The doings reminded me of the send-offs at Baldwin High School on Maui, where I first started teaching. At Chittenden East in the 70s we did some serious partying – Kathy and I gave the best parties each year. Cartwright – Bingo and some good get-togethers at the local watering holes. When I went back to Vermont, we were all older, and most had kids, so we didn’t get together much except for sedate dinner parties.

In the other two schools I have been at since moving to Tucson, any levity was wrung out of us over the years by stress. Last year I just wanted out of that school.

But this year has been so different – good, professional people, great teammates, needy kids, and a chance to really teach algebra concepts. This will be a great place to finish out teaching……by the way, only 20 more sets of report cards before I retire……

And now…..I’M ON VACATION!!! And…I took a nap on a rainy afternoon – doesn’t get much better!

Welcome to Marbled Musings!


Welcome to the world of marbled fabrics, creativity and Photoshop, and the occasional comments on life. Most of the posts revolve around these topics. I’ve broken them down into categories, along with some of the keys posts in each. Feel free to browse, and come back, for I have been really increasing my design productivity.

Photoshop:
Orange Blossoms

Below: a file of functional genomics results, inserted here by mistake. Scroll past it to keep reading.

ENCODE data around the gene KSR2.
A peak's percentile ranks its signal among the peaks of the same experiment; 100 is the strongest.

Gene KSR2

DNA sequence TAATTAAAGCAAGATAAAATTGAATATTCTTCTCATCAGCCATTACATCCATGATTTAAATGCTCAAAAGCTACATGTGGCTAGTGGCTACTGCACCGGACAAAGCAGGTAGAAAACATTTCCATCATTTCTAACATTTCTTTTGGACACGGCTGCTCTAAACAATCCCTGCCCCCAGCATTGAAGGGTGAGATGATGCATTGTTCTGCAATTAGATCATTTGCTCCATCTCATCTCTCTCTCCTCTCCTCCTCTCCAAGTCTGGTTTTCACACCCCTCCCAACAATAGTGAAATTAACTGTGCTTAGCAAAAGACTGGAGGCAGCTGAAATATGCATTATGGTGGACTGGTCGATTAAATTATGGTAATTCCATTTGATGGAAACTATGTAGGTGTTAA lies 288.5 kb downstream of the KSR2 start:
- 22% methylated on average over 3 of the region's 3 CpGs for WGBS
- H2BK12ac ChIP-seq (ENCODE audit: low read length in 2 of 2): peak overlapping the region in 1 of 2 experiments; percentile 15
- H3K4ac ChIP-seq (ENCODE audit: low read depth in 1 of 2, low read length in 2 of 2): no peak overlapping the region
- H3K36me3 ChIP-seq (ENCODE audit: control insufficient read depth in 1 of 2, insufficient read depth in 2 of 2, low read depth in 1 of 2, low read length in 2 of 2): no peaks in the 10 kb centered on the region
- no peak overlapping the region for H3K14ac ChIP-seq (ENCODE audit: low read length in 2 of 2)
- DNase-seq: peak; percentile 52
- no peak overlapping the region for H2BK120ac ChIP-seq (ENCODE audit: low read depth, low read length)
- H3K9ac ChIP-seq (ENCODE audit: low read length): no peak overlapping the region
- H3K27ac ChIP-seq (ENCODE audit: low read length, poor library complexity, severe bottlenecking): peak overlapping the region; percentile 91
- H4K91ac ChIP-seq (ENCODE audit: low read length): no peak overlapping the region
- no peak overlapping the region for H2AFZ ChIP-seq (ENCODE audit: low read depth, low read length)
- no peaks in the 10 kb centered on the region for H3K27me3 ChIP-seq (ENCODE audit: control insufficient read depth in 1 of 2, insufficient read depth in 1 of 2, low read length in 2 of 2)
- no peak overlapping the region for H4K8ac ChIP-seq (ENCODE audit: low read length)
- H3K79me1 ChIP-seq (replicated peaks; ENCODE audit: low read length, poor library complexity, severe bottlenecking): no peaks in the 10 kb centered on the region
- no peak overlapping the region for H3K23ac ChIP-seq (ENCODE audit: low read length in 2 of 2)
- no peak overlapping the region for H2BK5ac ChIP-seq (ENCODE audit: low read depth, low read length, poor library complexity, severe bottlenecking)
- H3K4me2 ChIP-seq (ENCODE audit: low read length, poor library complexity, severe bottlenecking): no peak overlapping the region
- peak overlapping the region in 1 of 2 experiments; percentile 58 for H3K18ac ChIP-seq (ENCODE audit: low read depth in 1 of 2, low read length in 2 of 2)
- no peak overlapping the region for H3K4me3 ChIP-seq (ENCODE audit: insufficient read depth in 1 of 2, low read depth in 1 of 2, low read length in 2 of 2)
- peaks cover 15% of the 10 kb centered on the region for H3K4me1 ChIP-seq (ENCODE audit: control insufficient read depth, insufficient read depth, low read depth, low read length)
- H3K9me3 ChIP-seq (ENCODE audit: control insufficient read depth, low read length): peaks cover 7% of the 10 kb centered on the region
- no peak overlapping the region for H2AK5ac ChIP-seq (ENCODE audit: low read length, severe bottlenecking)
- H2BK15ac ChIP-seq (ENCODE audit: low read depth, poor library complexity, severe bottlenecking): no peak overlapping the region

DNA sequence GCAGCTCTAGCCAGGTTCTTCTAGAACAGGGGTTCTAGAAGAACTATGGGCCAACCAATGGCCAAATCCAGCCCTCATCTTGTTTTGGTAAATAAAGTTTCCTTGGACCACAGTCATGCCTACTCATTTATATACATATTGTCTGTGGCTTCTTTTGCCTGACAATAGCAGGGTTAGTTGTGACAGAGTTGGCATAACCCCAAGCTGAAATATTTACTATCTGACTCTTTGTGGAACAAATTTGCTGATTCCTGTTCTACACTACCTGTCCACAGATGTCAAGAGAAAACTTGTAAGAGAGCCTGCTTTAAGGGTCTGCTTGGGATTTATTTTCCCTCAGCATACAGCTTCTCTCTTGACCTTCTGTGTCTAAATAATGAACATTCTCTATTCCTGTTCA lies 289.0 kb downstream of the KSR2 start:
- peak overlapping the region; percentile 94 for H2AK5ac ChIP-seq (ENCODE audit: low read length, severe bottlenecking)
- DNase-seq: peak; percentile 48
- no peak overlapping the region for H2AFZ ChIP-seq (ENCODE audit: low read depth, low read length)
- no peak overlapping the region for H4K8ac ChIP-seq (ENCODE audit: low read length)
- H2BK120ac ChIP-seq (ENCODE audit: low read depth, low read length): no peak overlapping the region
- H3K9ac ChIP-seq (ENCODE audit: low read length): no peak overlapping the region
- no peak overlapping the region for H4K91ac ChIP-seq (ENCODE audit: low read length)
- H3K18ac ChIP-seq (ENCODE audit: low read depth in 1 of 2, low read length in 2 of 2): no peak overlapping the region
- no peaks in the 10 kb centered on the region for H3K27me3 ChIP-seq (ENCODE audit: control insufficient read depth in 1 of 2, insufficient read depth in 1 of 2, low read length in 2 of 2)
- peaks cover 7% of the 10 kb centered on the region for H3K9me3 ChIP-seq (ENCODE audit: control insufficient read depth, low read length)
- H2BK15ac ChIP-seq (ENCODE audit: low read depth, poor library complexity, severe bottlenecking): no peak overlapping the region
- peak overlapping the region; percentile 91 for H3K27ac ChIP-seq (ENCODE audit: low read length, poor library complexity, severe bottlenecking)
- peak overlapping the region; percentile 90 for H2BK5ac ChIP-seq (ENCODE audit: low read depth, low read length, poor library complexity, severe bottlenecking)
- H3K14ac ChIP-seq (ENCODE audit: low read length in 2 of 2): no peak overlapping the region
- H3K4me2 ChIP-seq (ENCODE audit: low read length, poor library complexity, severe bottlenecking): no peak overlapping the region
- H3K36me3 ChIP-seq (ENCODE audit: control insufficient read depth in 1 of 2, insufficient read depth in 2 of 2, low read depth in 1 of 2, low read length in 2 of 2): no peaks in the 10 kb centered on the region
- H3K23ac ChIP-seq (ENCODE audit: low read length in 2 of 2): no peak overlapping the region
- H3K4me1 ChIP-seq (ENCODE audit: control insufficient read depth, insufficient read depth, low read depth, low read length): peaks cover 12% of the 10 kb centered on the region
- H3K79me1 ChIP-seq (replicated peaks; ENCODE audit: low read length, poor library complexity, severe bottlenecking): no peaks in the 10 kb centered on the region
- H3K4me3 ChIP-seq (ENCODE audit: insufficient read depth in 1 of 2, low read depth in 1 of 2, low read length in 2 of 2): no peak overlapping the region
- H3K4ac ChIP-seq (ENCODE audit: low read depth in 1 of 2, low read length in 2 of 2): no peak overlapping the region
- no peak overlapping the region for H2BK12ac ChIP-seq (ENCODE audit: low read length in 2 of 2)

Photoshop Transforming
Creativity:
The Digital Generation
Artists, Creativity, and Depression
Organization Queen
The Importance of Art Education
When Art Class Works
Marbling:
Adventures in Marbling
History of Marbling
History of Marbling – Part 2
Top Ten Lists:
Boo on You, Martha Stewart!
Top Ten Inspirational Books

In Memoriam – Al Myers


I met Al Myers in the early spring of 1990. We were doing auditions for “Peter Pan” at the middle school, and Al stopped after rehearsal to ask if we needed any help. His daughter Briana would be in the play, and he wanted to help. I had no idea he knew so much about theater; I just knew he taught in one of the towns over from us.

My earlier experiences with parents “helping” had not been good ones, so I figured Al could help control kids and work on props. Little did I know I had just met someone who dreamed as big as I did. “Peter Pan” at the middle school? Well, maybe the stage isn’t big enough, and you know, we could build a stage extension and platforms to increase the overall staging for the show. And we could probably modify the existing lights, bring in some new ones, and I’ll show you every step of the way.